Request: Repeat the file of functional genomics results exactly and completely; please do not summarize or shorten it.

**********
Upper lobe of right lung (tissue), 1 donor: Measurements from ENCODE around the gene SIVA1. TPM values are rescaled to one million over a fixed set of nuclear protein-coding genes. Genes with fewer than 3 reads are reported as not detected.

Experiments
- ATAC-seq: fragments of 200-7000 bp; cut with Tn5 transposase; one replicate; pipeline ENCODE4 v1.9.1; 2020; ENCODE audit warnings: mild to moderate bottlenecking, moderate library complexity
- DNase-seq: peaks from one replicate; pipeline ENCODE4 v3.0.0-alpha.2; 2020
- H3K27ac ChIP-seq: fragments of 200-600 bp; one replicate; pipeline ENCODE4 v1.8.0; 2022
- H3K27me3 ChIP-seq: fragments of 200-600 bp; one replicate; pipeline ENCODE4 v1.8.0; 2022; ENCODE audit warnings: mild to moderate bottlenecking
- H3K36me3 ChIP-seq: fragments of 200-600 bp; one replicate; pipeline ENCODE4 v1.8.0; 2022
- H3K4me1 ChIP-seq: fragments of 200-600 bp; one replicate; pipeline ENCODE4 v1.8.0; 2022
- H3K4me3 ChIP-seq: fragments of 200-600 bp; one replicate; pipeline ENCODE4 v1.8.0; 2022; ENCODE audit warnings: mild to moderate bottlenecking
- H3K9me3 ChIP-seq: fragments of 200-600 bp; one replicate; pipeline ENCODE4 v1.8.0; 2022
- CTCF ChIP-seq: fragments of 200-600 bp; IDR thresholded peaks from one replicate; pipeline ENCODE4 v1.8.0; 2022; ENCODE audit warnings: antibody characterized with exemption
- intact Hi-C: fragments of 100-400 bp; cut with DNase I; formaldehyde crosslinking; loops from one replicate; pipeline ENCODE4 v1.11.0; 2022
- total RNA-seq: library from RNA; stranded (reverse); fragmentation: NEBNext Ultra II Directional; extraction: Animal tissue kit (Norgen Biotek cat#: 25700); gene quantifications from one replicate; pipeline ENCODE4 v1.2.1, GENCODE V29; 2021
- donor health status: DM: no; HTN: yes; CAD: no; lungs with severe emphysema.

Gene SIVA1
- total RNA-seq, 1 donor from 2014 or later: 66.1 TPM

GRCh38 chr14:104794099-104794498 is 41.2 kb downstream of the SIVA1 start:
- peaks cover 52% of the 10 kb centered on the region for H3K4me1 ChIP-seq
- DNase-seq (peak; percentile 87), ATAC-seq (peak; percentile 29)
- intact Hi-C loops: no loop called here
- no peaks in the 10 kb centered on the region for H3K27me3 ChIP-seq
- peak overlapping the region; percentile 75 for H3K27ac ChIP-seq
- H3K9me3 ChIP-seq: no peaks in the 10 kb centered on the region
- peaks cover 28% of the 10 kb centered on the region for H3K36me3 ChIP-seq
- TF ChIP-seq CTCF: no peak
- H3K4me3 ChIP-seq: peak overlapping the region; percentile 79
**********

Upper lobe of right lung (tissue), 1 donor: Measurements from ENCODE around the gene SIVA1. TPM values are rescaled to one million over a fixed set of nuclear protein-coding genes. Genes with fewer than 3 reads are reported as not detected.

Experiments
- ATAC-seq: fragments of 200-7000 bp; cut with Tn5 transposase; one replicate; pipeline ENCODE4 v1.9.1; 2020; ENCODE audit warnings: mild to moderate bottlenecking, moderate library complexity
- DNase-seq: peaks from one replicate; pipeline ENCODE4 v3.0.0-alpha.2; 2020
- H3K27ac ChIP-seq: fragments of 200-600 bp; one replicate; pipeline ENCODE4 v1.8.0; 2022
- H3K27me3 ChIP-seq: fragments of 200-600 bp; one replicate; pipeline ENCODE4 v1.8.0; 2022; ENCODE audit warnings: mild to moderate bottlenecking
- H3K36me3 ChIP-seq: fragments of 200-600 bp; one replicate; pipeline ENCODE4 v1.8.0; 2022
- H3K4me1 ChIP-seq: fragments of 200-600 bp; one replicate; pipeline ENCODE4 v1.8.0; 2022
- H3K4me3 ChIP-seq: fragments of 200-600 bp; one replicate; pipeline ENCODE4 v1.8.0; 2022; ENCODE audit warnings: mild to moderate bottlenecking
- H3K9me3 ChIP-seq: fragments of 200-600 bp; one replicate; pipeline ENCODE4 v1.8.0; 2022
- CTCF ChIP-seq: fragments of 200-600 bp; IDR thresholded peaks from one replicate; pipeline ENCODE4 v1.8.0; 2022; ENCODE audit warnings: antibody characterized with exemption
- intact Hi-C: fragments of 100-400 bp; cut with DNase I; formaldehyde crosslinking; loops from one replicate; pipeline ENCODE4 v1.11.0; 2022
- total RNA-seq: library from RNA; stranded (reverse); fragmentation: NEBNext Ultra II Directional; extraction: Animal tissue kit (Norgen Biotek cat#: 25700); gene quantifications from one replicate; pipeline ENCODE4 v1.2.1, GENCODE V29; 2021
- donor health status: DM: no; HTN: yes; CAD: no; lungs with severe emphysema.

Gene SIVA1
- total RNA-seq, 1 donor from 2014 or later: 66.1 TPM

GRCh38 chr14:104794099-104794498 is 41.2 kb downstream of the SIVA1 start:
- peaks cover 52% of the 10 kb centered on the region for H3K4me1 ChIP-seq
- DNase-seq (peak; percentile 87), ATAC-seq (peak; percentile 29)
- intact Hi-C loops: no loop called here
- no peaks in the 10 kb centered on the region for H3K27me3 ChIP-seq
- peak overlapping the region; percentile 75 for H3K27ac ChIP-seq
- H3K9me3 ChIP-seq: no peaks in the 10 kb centered on the region
- peaks cover 28% of the 10 kb centered on the region for H3K36me3 ChIP-seq
- TF ChIP-seq CTCF: no peak
- H3K4me3 ChIP-seq: peak overlapping the region; percentile 79